WASHINGTON–Reactions varied among the Maryland congressional delegation Thursday to President Barack Obama’s request for authority to use military force against the Islamic State.
While there is support in the delegation for the use of air strikes and arming local forces to combat ISIS, there is also concern that approving the president’s requested Authorization for Use of Military Force (AUMF) could lead to involvement of U.S. troops in a ground war in the Middle East, perhaps similar to Iraq in 2003.
“It leaves in place indefinitely the blank check authority granted to the Executive in the 2001 AUMF,” said Rep. Chris Van Hollen, D–Kensington. “It makes little sense to place reasonable boundaries on the Executive’s war powers against ISIL while leaving them unchecked elsewhere.”
On the other side of the aisle, Rep. Andy Harris, R-Cockeysville, is dissatisfied with the president’s efforts and believes Congress needs to adopt a military strategy that will defeat the Islamic State.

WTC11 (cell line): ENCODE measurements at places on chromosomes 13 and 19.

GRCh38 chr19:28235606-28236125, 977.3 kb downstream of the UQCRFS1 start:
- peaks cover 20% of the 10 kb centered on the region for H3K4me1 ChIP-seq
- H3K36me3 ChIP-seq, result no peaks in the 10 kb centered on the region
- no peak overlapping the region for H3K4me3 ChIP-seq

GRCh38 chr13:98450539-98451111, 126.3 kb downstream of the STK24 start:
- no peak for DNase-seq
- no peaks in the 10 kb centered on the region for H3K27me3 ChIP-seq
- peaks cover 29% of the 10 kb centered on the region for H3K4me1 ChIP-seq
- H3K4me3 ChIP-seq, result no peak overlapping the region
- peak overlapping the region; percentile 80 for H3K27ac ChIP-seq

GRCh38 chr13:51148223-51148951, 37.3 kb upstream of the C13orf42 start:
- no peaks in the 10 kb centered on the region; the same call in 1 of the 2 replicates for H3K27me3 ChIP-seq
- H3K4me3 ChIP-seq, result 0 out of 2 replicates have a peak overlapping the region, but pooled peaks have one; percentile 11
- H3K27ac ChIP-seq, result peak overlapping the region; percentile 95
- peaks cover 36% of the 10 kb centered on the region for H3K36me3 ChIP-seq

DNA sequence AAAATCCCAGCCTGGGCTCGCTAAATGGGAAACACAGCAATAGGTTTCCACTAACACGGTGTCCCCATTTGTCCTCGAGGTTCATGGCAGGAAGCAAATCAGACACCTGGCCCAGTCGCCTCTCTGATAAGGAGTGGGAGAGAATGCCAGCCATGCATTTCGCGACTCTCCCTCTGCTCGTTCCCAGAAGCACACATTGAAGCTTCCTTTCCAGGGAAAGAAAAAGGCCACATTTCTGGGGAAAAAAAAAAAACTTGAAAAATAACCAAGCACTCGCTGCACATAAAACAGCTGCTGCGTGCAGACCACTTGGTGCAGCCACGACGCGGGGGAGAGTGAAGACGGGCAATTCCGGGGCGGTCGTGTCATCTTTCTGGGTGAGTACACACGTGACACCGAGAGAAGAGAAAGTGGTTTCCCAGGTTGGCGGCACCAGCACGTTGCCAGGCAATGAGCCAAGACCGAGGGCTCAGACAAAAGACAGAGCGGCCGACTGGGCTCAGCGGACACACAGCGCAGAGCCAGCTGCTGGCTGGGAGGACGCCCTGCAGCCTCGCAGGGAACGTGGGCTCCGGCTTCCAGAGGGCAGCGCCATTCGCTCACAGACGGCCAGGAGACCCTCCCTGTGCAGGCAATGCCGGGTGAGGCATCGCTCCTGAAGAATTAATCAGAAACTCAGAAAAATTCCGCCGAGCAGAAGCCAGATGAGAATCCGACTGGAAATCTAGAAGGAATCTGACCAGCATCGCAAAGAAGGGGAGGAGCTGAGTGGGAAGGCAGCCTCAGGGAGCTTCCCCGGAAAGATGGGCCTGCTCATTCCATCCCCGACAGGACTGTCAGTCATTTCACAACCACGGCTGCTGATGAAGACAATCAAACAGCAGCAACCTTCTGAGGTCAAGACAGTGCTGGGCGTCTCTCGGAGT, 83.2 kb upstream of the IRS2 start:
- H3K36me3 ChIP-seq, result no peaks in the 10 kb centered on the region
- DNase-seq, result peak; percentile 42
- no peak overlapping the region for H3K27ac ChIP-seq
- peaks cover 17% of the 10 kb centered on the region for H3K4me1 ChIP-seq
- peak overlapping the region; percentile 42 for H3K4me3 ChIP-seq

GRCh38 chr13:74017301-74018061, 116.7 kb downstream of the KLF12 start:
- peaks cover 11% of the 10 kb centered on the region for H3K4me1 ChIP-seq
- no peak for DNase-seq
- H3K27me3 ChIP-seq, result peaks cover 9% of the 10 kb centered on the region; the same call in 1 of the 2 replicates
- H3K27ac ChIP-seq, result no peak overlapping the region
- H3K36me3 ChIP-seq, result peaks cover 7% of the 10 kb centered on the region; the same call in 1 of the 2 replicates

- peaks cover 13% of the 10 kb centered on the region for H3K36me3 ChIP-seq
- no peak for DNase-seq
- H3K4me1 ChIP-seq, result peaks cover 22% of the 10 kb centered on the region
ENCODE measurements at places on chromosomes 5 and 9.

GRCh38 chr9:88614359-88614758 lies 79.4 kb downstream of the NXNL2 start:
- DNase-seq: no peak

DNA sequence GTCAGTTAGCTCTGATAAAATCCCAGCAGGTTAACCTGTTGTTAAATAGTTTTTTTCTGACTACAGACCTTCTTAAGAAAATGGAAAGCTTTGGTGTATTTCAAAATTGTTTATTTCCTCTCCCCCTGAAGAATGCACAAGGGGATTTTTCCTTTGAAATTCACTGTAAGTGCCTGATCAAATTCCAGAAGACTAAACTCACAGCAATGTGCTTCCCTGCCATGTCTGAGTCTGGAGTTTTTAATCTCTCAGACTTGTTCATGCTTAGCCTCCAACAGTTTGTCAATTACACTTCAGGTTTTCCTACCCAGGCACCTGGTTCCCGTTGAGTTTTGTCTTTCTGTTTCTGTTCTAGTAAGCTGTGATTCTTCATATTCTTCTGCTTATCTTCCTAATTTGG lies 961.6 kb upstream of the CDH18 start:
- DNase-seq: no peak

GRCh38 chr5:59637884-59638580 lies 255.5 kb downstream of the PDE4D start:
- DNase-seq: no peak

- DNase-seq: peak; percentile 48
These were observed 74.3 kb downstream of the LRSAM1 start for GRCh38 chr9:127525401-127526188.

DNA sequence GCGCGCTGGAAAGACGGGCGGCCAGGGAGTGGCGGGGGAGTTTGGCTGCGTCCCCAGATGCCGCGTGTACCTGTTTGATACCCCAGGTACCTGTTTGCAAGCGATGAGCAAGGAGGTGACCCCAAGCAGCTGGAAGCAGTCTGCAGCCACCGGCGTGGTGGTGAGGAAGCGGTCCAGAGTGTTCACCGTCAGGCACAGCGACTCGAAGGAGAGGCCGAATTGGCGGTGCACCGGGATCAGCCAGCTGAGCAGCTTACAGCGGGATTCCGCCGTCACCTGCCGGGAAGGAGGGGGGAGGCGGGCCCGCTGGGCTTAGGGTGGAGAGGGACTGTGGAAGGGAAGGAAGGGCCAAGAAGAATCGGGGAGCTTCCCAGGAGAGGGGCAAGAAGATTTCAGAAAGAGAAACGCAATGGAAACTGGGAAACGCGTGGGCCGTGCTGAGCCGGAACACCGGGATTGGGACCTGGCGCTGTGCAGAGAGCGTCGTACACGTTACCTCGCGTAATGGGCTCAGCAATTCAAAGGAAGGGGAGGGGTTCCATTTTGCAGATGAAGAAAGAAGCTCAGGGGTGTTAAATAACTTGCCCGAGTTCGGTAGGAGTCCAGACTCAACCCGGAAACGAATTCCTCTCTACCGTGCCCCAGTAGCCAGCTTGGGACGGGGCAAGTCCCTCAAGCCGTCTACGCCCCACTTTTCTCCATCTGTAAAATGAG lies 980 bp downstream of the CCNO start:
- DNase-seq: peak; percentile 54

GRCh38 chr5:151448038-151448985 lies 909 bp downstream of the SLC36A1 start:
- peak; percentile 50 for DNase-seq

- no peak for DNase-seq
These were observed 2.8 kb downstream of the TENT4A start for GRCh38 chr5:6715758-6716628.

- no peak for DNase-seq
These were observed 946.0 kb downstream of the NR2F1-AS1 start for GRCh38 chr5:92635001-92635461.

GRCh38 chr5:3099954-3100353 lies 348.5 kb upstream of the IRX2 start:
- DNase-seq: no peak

“The President has failed to take action and combat these terrorists in the past, and consequently they have increased in size and power,” said Harris. “ISIS is a serious threat and all military options should be left on the table.”
While President Obama would have more discretion when it comes to committing troops, this new authorization of force would repeal the 2002 authorization of force for the invasion of Iraq and be limited to three years.
“As I’ve said before, I’m convinced that the United States should not get dragged back into another prolonged ground war in the Middle East. That’s not in our national security interest and it’s not necessary for us to defeat ISIL,” Obama said Wednesday.
President Obama believes broadening the use of military force will give him the flexibility he needs to commit troops when it is critical for national security.
“This authorization limits the use of additional ground forces to circumstances like rescue and intelligence missions, the use of special operations to take out ISIS leadership or to enable kinetic strikes,” said Rep. Dutch Ruppersberger, D-Cockeysville.
Sen. Ben Cardin, D-Md., who voted against the AUMF in 2002, says he is in full support of Obama so long as unnecessary ground troops are not deployed.
“Authorizing the use of military force is not a decision I take lightly,” said Cardin. “I believe President Obama when he says that he does not intend to commit ground troops in this fight against ISIL, but Congress needs to do our part to uphold this promise to the American people.”
House Democratic Whip Steny Hoyer, D-Mechanicsville, acknowledged that Congress must review and debate the proposal swiftly, and said he looks forward to “a constructive debate on both sides of aisle in the days ahead as Congress reviews the President’s resolution.”